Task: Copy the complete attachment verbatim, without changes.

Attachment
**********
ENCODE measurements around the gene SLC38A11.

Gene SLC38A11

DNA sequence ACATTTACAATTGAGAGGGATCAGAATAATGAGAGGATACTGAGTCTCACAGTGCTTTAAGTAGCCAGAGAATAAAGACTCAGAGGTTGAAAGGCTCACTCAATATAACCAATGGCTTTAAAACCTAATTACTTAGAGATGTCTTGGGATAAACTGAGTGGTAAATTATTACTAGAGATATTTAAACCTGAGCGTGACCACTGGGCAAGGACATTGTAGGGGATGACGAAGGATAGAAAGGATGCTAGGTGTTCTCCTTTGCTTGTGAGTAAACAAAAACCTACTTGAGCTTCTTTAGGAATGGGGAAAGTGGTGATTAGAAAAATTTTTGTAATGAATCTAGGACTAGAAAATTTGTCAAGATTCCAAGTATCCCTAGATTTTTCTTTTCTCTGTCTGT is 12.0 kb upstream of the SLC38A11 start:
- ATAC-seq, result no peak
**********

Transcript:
ENCODE measurements around the gene SLC38A11.

Gene SLC38A11

DNA sequence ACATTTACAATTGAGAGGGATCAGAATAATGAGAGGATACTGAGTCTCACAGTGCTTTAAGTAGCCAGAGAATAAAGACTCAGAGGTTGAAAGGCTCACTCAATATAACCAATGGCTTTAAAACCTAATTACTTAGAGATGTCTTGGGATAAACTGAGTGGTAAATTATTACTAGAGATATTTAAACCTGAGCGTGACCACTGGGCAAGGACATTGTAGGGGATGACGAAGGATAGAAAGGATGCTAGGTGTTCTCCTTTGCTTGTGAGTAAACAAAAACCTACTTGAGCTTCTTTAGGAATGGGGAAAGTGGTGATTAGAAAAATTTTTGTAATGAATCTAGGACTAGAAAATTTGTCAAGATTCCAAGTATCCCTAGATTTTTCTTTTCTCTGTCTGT is 12.0 kb upstream of the SLC38A11 start:
- ATAC-seq, result no peak